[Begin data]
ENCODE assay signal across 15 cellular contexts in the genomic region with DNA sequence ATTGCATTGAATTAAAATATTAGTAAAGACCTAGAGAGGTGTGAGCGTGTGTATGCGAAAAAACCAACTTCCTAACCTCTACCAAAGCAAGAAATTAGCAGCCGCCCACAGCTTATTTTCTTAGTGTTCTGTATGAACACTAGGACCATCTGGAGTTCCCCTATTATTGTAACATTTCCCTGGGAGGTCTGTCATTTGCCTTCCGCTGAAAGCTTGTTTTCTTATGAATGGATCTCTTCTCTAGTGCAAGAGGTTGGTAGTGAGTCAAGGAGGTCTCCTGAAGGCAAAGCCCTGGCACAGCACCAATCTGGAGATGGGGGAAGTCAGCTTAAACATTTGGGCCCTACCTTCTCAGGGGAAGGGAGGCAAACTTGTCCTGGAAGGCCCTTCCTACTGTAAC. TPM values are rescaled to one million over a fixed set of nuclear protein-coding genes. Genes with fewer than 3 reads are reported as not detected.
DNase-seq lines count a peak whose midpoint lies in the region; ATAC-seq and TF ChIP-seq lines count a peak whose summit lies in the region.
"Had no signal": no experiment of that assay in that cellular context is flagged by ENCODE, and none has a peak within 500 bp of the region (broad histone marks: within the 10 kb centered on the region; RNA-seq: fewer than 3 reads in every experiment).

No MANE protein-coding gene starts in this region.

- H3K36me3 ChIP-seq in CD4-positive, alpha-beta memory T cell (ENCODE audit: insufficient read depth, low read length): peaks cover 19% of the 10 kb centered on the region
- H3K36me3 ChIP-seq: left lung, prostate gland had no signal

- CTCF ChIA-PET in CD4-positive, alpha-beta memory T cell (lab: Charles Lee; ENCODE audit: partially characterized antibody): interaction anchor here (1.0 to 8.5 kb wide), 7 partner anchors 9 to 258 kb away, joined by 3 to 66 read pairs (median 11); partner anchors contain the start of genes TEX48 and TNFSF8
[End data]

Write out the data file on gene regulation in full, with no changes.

ENCODE assay signal across 15 cellular contexts in the genomic region with DNA sequence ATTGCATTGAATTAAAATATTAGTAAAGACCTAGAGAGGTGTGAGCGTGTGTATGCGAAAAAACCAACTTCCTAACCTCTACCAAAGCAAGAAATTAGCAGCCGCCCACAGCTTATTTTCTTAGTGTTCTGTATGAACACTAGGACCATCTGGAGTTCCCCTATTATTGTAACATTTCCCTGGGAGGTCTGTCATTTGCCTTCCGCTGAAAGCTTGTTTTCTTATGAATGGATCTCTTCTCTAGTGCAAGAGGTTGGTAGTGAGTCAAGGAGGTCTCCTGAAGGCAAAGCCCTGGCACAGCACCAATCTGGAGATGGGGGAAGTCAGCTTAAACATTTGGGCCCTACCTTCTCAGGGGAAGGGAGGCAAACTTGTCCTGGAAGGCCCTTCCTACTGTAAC. TPM values are rescaled to one million over a fixed set of nuclear protein-coding genes. Genes with fewer than 3 reads are reported as not detected.
DNase-seq lines count a peak whose midpoint lies in the region; ATAC-seq and TF ChIP-seq lines count a peak whose summit lies in the region.
"Had no signal": no experiment of that assay in that cellular context is flagged by ENCODE, and none has a peak within 500 bp of the region (broad histone marks: within the 10 kb centered on the region; RNA-seq: fewer than 3 reads in every experiment).

No MANE protein-coding gene starts in this region.

- H3K36me3 ChIP-seq in CD4-positive, alpha-beta memory T cell (ENCODE audit: insufficient read depth, low read length): peaks cover 19% of the 10 kb centered on the region
- H3K36me3 ChIP-seq: left lung, prostate gland had no signal

- CTCF ChIA-PET in CD4-positive, alpha-beta memory T cell (lab: Charles Lee; ENCODE audit: partially characterized antibody): interaction anchor here (1.0 to 8.5 kb wide), 7 partner anchors 9 to 258 kb away, joined by 3 to 66 read pairs (median 11); partner anchors contain the start of genes TEX48 and TNFSF8